The recent multiple-committee investigations ordered by the House into the influence of Zuma’s friends, the Guptas, and their associates in the government have put the ministers involved, who mostly support the president, on the back foot.
Portfolio committees of home affairs, public enterprises and transport are set to probe allegations of state capture by the Guptas.
Former Home Affairs Minister Malusi Gigaba, Mineral Resources Minister Mosebenzi Zwane and Public Enterprises Minister Lynne Brown are among those in the firing line.
Last week, fuming MPs summoned current finance minister Gigaba to Parliament to explain the process of making some of the Gupta family members South African citizens.
Even Zuma said he was surprised there were multiple investigations in Parliament, arguing he would prefer a single comprehensive probe by the commission of inquiry he was setting up.
ANC secretary-general Gwede Mantashe told the Gauteng provincial general council that already four party members had confirmed the veracity of the leaked Gupta e-mails. They showed how the Guptas influenced appointments of senior board members to some of the state-owned enterprises (SOEs).
One senior ANC MP said there was no agenda against anyone in the committees' investigations.
“What we are saying to the committees is that if your minister is affected, investigate him or her. If you look at all the committees, it is the ministers who are affected by state capture.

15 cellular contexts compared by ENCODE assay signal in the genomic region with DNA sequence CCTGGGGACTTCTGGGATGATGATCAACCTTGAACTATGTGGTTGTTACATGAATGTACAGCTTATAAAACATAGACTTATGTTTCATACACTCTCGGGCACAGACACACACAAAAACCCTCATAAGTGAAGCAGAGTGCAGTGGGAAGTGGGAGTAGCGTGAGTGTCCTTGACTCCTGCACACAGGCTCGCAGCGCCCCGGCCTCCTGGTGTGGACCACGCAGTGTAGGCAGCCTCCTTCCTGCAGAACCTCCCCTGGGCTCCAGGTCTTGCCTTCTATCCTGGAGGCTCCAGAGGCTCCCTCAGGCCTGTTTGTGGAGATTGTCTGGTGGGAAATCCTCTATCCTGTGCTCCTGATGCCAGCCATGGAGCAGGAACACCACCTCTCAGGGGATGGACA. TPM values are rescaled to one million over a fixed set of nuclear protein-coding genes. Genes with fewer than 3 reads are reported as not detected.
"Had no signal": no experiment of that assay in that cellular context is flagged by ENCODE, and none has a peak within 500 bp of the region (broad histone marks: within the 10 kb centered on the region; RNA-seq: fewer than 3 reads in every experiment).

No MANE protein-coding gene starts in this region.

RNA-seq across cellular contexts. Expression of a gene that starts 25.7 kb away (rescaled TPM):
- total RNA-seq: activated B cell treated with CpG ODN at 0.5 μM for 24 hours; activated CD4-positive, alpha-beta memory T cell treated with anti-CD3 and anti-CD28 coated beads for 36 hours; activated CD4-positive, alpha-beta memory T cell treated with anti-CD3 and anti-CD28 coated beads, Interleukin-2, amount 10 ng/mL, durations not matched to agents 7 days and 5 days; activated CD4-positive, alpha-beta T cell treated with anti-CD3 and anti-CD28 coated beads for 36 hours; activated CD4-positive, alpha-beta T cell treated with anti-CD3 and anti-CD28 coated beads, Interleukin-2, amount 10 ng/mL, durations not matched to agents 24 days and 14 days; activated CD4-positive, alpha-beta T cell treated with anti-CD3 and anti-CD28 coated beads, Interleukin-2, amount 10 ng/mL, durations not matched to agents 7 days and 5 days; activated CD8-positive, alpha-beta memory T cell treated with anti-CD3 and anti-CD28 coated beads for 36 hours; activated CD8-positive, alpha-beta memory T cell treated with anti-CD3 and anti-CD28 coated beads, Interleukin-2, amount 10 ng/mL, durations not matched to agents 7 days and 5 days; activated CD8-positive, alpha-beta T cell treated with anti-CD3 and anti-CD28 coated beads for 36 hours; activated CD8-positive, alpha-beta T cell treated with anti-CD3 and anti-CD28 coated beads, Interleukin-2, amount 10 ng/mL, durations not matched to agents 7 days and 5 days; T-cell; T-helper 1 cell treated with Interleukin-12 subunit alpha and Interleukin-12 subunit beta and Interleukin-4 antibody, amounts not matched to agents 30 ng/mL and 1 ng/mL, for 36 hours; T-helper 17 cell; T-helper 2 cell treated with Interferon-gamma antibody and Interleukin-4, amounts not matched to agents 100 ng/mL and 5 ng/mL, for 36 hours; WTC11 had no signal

"This thing does not need caucus to discuss it,” said the MP.
Another party MP said that they did not read any political motive into it.
House chairperson Cedric Frolick on Saturday defended his decision to set up investigations into the allegations of state capture, saying there was no agenda against anyone ahead of the policy and elective conferences of the governing party.
“It’s those people’s views.
"People have different views and they are entitled to their views,” he added.
Frolick said portfolio committees did not have deadlines unless they were making appointments to the boards of SOEs or responding to the Constitutional Court judgments.
ANC spokesperson Zizi Kodwa said there were issues that required urgent investigation which could not wait for a commission of inquiry.
He said Parliament was correct to set up multiple investigations because of the urgency on some matters.
“There are issues that can’t wait for a commission of inquiry. If a minister shared sensitive cabinet information that cannot wait for a commission. Not everything can wait for a commission of inquiry. It’s a decision in the right direction,” added Kodwa.
“We must investigate the veracity of the allegations because at the heart is the integrity of the state,” he said.